By the way, you write that you used BMG, which in combination with NEMA17 is a terrible block by weight, look for a hextrudort with a 36STH20 engine (necessarily 20, 17 are weak) the author provides all kinds of "hulls" for various hotbeds from V6 to Dragons ;)
You have a weight comparison of a pancake and a 36:
Well, the difference is significant, certainly worth considering. Is this motor still stepper or BLDC? If it's a stepper, it's like an evolution, but if you put a high-speed BLDC with a specific gear there, you could really make the extruder significantly lighter, but it would require modification of the electronics (of course, it would be a bit of a hassle). Hmm......
In the end, I managed to make a fairly correct printout of the Bencha and the test cube. Only now I managed to finish the Bencha printout - earlier a few attempts ended in a fiasco, because when the printer started printing overhangs (at the top of the windows), at some point the nozzle hooked on the overhang and detached the printout from the bed. It turned out that there were two problems: - Inefficient airflow, first because of my poor design, and then, after I improved the design, because of the poor efficiency of the fans. The currently installed 4010 ball bearing centrifugal fans are OK. - The shape of the nozzle - the previous one was too sharply cut. The chamfer formed a large plane around the nozzle outlet. As a test, I replaced the nozzle with a newly purchased one, which looks more like a triangle in profile, and it's OK, you can't hear the nozzle hooking on the printout.
The printout was quite fast (the parameters are attached in the picture, a screenshot from the Slic3r program). I printed with PET-G from Nebula (a nice and really reliable filament).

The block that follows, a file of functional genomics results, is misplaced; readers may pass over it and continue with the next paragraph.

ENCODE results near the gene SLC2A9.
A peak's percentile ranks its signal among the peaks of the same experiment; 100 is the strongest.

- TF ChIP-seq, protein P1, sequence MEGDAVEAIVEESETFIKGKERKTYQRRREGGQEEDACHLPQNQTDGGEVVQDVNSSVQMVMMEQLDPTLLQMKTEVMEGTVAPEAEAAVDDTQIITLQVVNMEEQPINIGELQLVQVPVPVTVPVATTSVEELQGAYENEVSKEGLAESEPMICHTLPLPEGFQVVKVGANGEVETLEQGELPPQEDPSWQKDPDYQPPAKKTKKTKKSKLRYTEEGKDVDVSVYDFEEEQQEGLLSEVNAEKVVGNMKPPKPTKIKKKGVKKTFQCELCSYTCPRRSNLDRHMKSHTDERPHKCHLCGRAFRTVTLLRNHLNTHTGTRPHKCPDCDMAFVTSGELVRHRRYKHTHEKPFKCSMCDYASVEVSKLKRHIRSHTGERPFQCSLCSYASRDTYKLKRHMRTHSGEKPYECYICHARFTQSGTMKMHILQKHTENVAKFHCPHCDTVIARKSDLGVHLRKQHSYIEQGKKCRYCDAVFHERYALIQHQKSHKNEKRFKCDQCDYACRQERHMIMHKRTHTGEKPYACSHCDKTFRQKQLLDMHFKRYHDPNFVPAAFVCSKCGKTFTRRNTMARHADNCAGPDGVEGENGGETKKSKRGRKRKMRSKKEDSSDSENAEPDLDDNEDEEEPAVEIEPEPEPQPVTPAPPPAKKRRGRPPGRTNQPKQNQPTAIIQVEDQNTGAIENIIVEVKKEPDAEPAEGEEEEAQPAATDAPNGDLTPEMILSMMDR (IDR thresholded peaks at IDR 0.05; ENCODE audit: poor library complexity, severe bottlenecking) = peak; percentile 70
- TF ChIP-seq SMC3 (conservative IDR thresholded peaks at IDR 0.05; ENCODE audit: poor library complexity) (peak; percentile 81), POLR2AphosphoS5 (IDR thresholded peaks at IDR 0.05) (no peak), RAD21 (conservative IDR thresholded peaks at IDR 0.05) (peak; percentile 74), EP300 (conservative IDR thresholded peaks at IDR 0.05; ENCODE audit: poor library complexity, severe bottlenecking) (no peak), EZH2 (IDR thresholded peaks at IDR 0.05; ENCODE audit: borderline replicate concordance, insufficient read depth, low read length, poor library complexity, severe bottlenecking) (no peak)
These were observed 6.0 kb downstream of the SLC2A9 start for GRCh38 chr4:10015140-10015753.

To improve: - There is some visible interdependence between the movement of the extruder in the X and Y axes, which I want to eliminate. This can be seen in the form of bulges on the edges of the test cube and in the form of a rounded interior in a rectangular shape (trough) below the line of the back window of the Benchy and in the form of a rounded letter Z on the test cube. Probably the printing parameters also have a role here, but the correlation (minimal, but visible) was noticeable when manually moving the extruder along the X axis, and then Y (where the movement in the Y axis, which followed the movement in X, caused a slight shift also in the axis X - and vice versa). Maybe it's a matter of friction on the guide bushings, or maybe the X and Y motors wobble slightly on their mounting points. I did not register this swing earlier, but there is some reason for this interdependence - so it needs to be checked and eliminated. - I need to fine-tune the printing parameters, because the seam is visible and looks bad. It seems to me that here the mechanism of the printer is less important, and more important - the material and printing parameters.
I am attaching Benchy printing videos and pictures of the prints. Regards :)
@Jarzabek666 Well, I must admit that your post would be more informative for me (and in general anyway), i.e. if it was the so-called constructive criticism, and not just the criticism itself.
I realize that there is still a lot to do here - I write about everything without coloring. Nevertheless, I think that my idea for this printer has potential, but as I am a total amateur when it comes to 3D printing, mechanics and CAD, I'm getting tired of it, slowly removing imperfections and treating it as a hobby. And yes, despite the still imperfect results, I am happy that I was able to build what you see here in real life.